By Maya Anaokar
Ultra SCSI is an advanced parallel Small Computer Systems Interface standard that doubles a disk drive’s burst data transfer rate. The interface provides buffer-to-host data transfer rates of up to 20M-bytes per second for the 8-bit Ultra SCSI implementation and up to 40Mbps for the 16-bit, Wide Ultra SCSI option. It says that because the physical interface connection remains unchanged, Ultra SCSI is a low-cost, easy-to-integrate alternative for OEM customers, systems integrators and value added resellers trying to improve input-output data rates. By combining its new heads with Partial Response Maximum Likelihood, it will be able to put 1Gb on one platter in the Capella family. This would mean that it will match IBM Corp and beat its other opposition. Magneto-resistive heads are needed to re
ad the higher areal densities being achieved nowadays and this in turn translates into fewer platters for a given capacity and therefore improved cost efficiencies and reliability. In addition, magneto-resistive heads provide higher data transfer rates since more data can be packed into each data track. The benefit for Quantum’s traditional low-end business is that it can migrate these technologies for desktop use and keep its products cost-competitive. The 3.5 Capella family, set to appear before the end of the year, will offer 1.1Gb of formatted capacity on two disks in a 1 high package. A 2.2Gb Capella was introduced in June by DEC. Both drives have an areal density of 429Mb per square inch, or 554Mb of capacity per disk. Both the drives incorporate the DEC-developed ASABET chip set, a Small Computer Systems Interface controller that automatically executes a number of functions in hardware rather than firmware, resulting in low command overhead and reduced bus execution times. Quantum say the Capellas deliver an internal user data transfer rate of 6.9M-bytes per second, spin at 5,400 rpm with seek time of 8.5mS. Evaluation units will begin shipping in the fourth quarter of 1994, with volume production expected in the first quarter of 1995. The single unit OEM evaluation price is $600 for the 1.1Gb and $1,000 for the 2.2Gb.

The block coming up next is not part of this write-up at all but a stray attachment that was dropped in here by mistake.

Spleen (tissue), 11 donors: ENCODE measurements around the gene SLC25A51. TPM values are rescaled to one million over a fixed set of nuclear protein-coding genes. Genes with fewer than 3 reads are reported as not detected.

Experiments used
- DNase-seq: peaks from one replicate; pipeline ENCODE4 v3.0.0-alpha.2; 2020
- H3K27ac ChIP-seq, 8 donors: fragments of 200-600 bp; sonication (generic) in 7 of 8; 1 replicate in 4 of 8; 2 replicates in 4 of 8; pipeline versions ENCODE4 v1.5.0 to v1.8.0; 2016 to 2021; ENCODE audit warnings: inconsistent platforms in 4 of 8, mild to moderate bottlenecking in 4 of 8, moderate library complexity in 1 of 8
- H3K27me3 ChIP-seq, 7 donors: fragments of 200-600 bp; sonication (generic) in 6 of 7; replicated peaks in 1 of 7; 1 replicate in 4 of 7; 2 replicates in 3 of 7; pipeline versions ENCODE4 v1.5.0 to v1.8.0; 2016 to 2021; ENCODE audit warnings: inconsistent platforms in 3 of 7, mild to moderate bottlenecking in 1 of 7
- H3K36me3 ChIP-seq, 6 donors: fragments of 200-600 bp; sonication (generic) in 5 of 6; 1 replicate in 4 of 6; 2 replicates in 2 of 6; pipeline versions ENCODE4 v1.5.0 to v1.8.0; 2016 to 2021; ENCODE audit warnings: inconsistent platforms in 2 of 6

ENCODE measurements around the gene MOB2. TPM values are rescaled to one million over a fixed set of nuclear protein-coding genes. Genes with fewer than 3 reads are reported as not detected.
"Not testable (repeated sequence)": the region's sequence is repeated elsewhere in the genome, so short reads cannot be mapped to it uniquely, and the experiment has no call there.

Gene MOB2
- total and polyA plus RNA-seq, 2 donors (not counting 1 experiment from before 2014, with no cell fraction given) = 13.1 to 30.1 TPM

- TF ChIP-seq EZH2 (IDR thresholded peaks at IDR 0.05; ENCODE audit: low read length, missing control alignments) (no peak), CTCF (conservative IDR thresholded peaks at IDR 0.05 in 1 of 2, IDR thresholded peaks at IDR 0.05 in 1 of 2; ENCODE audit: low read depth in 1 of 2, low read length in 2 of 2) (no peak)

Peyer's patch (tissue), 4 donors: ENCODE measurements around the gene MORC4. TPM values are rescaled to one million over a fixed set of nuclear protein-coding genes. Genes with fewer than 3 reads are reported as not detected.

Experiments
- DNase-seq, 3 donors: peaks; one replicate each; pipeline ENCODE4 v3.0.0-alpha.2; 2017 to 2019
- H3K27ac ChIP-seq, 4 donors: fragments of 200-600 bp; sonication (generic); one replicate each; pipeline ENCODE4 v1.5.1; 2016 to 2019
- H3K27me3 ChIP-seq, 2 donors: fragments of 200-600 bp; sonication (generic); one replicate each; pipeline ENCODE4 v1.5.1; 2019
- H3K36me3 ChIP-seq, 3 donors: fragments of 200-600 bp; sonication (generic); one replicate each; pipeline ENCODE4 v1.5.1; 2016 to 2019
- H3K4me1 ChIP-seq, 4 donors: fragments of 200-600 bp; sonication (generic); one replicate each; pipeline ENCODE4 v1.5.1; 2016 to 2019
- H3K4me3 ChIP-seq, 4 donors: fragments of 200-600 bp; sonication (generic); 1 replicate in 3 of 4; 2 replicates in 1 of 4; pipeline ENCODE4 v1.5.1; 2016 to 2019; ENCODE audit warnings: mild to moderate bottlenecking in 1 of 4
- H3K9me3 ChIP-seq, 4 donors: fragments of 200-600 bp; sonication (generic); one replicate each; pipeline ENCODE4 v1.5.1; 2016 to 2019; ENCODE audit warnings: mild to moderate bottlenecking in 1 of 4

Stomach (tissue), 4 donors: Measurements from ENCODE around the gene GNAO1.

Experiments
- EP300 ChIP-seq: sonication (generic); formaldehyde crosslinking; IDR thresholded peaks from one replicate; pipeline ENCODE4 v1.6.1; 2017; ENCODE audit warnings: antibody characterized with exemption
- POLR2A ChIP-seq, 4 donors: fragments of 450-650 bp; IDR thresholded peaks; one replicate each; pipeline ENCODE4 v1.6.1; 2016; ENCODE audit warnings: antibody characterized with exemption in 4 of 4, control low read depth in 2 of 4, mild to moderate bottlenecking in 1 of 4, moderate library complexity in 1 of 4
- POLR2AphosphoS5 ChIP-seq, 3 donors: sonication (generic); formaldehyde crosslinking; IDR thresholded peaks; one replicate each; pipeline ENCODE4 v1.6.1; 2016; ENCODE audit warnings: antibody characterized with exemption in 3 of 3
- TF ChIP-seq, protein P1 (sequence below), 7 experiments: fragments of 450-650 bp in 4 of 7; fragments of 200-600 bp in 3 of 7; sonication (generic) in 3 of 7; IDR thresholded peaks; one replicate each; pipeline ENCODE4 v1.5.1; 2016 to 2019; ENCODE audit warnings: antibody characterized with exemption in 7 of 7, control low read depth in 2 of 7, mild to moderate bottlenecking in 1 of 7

Products that will ship in January for the high end of the market are the Grand Prix disk drives that feature Ultra SCSI and the Atlas. The Grand Prix comes in 4.3Gb and 2.1Gb drives. At the lower end of the market is the Empire disk drives with up to 2.2Gb storage capacity and Partial Response Maximum Likelihood channel technology. Other products in the offing are the ESP5000 line of 5.25 solid state secondary storage, with up to 950Mb of capacity and the ESP3000 3.5 solid state secondary storage with up to 268Mb of capacity that were developed by DEC. These products are designed for servers and high-end workstations. ESP3000 products are available with Fast Wide or Fast Wide Differential SCSI-2 interfaces. These 3.5 memory stores, based on the same high-performance architecture as the 5.25 solid state stores, support systems and servers that require a 3.5 form factor. Both families boast sub-100 microsecond access time, a leading input-output request rate of up to 1,800 requests per second, a media transfer rate of 22M-bytes per second, and a sustained bandwidth of 8M-bytes per second and 16M-bytes per second. They continuously copy data from the solid state arrays to an internal hard disk drive so that in the event of a power or system failure, data is protected. Evaluation units will start to become available in February with volume starting in March. Single-unit OEM evaluation prices start at $7,500.